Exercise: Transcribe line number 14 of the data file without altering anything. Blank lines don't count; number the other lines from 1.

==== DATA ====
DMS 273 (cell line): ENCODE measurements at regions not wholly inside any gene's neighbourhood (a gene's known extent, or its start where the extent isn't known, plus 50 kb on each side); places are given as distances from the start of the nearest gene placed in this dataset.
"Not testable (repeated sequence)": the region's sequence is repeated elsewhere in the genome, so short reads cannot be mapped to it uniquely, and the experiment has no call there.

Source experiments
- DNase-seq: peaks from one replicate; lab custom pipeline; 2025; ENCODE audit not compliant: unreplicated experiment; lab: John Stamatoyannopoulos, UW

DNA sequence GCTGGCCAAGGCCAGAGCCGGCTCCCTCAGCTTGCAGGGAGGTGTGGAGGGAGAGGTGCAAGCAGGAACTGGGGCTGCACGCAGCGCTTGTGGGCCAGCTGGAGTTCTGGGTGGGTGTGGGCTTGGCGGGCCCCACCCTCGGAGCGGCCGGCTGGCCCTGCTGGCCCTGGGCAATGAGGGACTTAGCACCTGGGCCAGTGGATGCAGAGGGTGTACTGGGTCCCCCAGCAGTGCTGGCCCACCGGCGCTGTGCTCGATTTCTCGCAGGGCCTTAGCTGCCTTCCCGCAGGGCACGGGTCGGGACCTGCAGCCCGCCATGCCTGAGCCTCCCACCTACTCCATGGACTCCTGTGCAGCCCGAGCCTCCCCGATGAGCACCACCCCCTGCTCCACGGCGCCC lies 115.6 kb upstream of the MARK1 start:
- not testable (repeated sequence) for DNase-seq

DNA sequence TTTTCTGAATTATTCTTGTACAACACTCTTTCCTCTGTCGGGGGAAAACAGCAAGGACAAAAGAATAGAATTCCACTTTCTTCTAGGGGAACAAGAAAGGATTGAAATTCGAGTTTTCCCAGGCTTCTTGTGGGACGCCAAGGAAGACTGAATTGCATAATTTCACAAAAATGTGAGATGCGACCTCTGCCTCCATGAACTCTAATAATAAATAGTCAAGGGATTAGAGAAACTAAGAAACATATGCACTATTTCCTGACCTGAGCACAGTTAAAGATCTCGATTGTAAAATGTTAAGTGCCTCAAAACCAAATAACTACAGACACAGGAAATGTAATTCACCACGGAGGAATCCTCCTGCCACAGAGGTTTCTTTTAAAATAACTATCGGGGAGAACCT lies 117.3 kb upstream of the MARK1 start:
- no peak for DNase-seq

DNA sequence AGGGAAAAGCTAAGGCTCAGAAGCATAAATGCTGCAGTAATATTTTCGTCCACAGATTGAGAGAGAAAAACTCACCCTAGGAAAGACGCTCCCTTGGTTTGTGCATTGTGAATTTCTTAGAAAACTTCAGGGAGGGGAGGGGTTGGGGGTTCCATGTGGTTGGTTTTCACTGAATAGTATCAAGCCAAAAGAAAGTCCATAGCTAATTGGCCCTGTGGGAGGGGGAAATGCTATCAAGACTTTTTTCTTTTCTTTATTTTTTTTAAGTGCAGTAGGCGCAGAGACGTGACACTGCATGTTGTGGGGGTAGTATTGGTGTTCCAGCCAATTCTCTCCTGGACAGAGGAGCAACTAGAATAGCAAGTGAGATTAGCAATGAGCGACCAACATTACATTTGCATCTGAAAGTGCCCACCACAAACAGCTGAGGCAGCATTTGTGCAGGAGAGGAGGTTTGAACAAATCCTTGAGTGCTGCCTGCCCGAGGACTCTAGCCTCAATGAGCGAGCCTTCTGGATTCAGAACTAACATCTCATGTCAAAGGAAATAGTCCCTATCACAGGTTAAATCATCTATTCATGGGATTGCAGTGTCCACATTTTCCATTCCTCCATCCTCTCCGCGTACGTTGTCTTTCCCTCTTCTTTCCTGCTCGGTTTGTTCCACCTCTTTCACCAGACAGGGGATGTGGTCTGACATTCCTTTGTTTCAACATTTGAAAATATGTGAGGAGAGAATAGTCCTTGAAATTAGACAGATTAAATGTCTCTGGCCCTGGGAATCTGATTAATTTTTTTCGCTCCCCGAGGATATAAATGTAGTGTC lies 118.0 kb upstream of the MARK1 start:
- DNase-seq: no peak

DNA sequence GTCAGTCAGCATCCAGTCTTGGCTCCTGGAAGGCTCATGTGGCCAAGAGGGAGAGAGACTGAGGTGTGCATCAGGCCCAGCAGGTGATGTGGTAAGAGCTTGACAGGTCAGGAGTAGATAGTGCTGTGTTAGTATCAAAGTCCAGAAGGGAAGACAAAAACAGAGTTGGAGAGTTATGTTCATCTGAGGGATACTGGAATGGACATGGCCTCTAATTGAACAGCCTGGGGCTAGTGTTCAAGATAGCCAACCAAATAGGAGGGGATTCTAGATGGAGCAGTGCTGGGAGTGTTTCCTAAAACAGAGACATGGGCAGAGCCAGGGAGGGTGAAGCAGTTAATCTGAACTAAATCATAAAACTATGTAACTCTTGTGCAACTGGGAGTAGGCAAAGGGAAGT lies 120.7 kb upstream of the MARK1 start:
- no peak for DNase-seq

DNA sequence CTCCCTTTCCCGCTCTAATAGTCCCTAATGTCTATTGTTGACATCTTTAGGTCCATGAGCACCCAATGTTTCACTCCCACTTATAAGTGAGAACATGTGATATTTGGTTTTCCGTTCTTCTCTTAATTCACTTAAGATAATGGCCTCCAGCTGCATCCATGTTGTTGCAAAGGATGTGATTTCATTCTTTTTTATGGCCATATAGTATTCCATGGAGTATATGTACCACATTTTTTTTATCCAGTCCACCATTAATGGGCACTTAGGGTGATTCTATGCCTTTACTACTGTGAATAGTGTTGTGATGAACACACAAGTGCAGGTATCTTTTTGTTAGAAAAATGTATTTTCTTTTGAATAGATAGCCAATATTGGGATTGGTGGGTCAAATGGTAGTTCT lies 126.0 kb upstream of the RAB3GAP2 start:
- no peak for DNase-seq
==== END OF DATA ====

- no peak for DNase-seq